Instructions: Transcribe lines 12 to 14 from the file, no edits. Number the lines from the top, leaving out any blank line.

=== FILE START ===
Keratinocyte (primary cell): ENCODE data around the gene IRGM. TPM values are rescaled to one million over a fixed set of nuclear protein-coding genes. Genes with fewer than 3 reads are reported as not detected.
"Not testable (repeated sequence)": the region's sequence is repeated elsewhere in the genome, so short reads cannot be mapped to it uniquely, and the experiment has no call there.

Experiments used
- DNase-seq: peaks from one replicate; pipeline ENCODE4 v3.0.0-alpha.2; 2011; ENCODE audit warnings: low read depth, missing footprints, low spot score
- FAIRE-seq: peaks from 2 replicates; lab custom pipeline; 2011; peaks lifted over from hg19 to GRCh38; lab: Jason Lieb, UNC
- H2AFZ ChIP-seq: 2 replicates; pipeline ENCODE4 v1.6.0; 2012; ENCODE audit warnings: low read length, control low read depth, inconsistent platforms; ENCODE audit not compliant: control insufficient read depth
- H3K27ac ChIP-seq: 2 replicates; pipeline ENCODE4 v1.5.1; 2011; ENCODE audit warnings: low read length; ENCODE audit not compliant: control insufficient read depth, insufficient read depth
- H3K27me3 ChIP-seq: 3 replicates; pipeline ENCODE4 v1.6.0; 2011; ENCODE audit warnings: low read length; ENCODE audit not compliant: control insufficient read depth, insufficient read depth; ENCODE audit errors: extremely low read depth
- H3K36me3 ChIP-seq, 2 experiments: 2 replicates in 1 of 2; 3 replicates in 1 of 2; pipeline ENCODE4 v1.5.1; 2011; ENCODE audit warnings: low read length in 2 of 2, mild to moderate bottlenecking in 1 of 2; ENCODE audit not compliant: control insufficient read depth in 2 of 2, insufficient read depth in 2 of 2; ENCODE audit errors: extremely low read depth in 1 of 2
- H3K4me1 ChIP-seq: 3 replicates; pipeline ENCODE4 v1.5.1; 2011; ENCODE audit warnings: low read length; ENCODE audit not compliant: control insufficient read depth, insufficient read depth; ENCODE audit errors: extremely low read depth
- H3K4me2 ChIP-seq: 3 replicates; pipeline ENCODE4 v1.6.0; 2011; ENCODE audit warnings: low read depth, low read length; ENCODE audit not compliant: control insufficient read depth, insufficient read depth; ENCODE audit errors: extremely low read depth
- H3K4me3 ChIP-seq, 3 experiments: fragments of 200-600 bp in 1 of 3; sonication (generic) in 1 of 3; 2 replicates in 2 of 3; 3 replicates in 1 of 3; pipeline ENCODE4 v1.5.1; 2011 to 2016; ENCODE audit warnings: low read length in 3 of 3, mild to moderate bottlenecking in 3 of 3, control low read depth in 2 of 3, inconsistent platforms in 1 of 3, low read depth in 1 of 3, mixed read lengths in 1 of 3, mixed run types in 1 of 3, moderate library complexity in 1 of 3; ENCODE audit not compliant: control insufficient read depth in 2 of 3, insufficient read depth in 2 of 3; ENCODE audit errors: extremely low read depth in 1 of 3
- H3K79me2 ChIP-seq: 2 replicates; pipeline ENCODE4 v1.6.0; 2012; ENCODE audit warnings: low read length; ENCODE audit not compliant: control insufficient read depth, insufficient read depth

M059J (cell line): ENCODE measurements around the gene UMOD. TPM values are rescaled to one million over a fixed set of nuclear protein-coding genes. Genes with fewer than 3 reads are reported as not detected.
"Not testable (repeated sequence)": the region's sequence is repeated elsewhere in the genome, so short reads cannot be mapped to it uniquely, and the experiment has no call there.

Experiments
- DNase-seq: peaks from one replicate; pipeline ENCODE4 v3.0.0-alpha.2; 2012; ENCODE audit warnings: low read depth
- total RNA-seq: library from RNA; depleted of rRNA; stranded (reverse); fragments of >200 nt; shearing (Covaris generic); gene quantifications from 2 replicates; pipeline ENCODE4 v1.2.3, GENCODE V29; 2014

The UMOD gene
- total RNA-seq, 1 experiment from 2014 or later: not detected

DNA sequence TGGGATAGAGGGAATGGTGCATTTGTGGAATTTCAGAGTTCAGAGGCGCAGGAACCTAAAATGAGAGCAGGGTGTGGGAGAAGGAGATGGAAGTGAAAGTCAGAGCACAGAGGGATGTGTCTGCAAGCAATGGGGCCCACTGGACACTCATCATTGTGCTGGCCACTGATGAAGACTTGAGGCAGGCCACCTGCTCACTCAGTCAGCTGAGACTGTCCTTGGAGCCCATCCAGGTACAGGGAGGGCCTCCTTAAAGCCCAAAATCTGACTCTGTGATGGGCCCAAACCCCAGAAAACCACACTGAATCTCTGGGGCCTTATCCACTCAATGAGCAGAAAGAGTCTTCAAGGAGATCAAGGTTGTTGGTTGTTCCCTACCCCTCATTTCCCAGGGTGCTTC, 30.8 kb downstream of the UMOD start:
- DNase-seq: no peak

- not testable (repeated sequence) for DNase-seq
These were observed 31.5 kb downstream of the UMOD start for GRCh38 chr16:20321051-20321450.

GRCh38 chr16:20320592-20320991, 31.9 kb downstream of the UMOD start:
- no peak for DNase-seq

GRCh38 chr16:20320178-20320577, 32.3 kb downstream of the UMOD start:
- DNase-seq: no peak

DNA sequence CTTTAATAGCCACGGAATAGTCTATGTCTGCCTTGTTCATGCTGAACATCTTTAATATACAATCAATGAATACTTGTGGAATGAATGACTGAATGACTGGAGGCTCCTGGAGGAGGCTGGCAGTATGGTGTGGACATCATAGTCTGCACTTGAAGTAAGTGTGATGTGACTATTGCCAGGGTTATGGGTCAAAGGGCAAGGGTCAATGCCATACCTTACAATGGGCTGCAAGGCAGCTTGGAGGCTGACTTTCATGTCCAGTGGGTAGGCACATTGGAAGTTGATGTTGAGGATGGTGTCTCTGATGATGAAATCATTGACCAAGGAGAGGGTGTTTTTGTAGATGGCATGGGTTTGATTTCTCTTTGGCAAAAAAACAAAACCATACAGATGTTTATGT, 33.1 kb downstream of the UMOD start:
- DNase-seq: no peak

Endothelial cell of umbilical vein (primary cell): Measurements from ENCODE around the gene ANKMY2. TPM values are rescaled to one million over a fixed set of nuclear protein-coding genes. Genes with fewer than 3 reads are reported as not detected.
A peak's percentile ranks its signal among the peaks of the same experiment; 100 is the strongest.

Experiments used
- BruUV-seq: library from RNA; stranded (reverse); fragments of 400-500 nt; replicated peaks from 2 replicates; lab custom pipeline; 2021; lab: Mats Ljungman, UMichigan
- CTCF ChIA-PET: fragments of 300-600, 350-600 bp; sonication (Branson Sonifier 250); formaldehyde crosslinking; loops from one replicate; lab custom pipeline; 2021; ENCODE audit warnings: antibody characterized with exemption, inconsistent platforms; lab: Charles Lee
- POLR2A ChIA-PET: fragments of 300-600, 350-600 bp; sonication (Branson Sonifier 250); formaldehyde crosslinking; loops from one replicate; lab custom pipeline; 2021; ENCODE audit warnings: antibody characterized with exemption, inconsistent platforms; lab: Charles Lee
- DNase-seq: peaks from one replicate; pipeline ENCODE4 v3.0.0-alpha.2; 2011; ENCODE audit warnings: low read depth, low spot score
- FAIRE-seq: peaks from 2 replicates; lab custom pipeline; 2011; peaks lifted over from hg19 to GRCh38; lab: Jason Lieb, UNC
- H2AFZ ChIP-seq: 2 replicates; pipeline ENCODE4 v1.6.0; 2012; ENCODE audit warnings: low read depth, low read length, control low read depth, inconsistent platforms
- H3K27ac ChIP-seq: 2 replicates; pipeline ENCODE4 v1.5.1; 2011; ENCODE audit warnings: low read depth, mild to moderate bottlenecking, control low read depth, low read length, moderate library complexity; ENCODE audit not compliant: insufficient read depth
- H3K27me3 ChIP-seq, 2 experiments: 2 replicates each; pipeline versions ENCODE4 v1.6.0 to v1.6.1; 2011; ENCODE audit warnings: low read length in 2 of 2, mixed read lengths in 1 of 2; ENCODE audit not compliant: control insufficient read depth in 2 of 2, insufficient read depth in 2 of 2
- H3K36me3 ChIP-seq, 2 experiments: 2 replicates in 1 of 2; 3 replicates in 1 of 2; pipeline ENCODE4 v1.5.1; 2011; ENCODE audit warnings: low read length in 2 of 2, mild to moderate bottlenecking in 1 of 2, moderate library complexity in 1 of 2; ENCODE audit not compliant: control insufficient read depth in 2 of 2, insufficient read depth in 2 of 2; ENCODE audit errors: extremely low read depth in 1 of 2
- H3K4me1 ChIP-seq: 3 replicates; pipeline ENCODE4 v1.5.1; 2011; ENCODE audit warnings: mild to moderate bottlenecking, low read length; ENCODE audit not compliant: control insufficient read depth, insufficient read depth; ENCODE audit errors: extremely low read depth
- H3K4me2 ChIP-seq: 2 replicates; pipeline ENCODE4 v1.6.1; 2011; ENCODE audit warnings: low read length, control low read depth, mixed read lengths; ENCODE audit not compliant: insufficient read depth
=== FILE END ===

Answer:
- H3K4me3 ChIP-seq, 3 experiments: fragments of 200-600 bp in 1 of 3; sonication (generic) in 1 of 3; 2 replicates in 2 of 3; 3 replicates in 1 of 3; pipeline ENCODE4 v1.5.1; 2011 to 2016; ENCODE audit warnings: low read length in 3 of 3, mild to moderate bottlenecking in 3 of 3, control low read depth in 2 of 3, inconsistent platforms in 1 of 3, low read depth in 1 of 3, mixed read lengths in 1 of 3, mixed run types in 1 of 3, moderate library complexity in 1 of 3; ENCODE audit not compliant: control insufficient read depth in 2 of 3, insufficient read depth in 2 of 3; ENCODE audit errors: extremely low read depth in 1 of 3
- H3K79me2 ChIP-seq: 2 replicates; pipeline ENCODE4 v1.6.0; 2012; ENCODE audit warnings: low read length; ENCODE audit not compliant: control insufficient read depth, insufficient read depth

M059J (cell line): ENCODE measurements around the gene UMOD. TPM values are rescaled to one million over a fixed set of nuclear protein-coding genes. Genes with fewer than 3 reads are reported as not detected.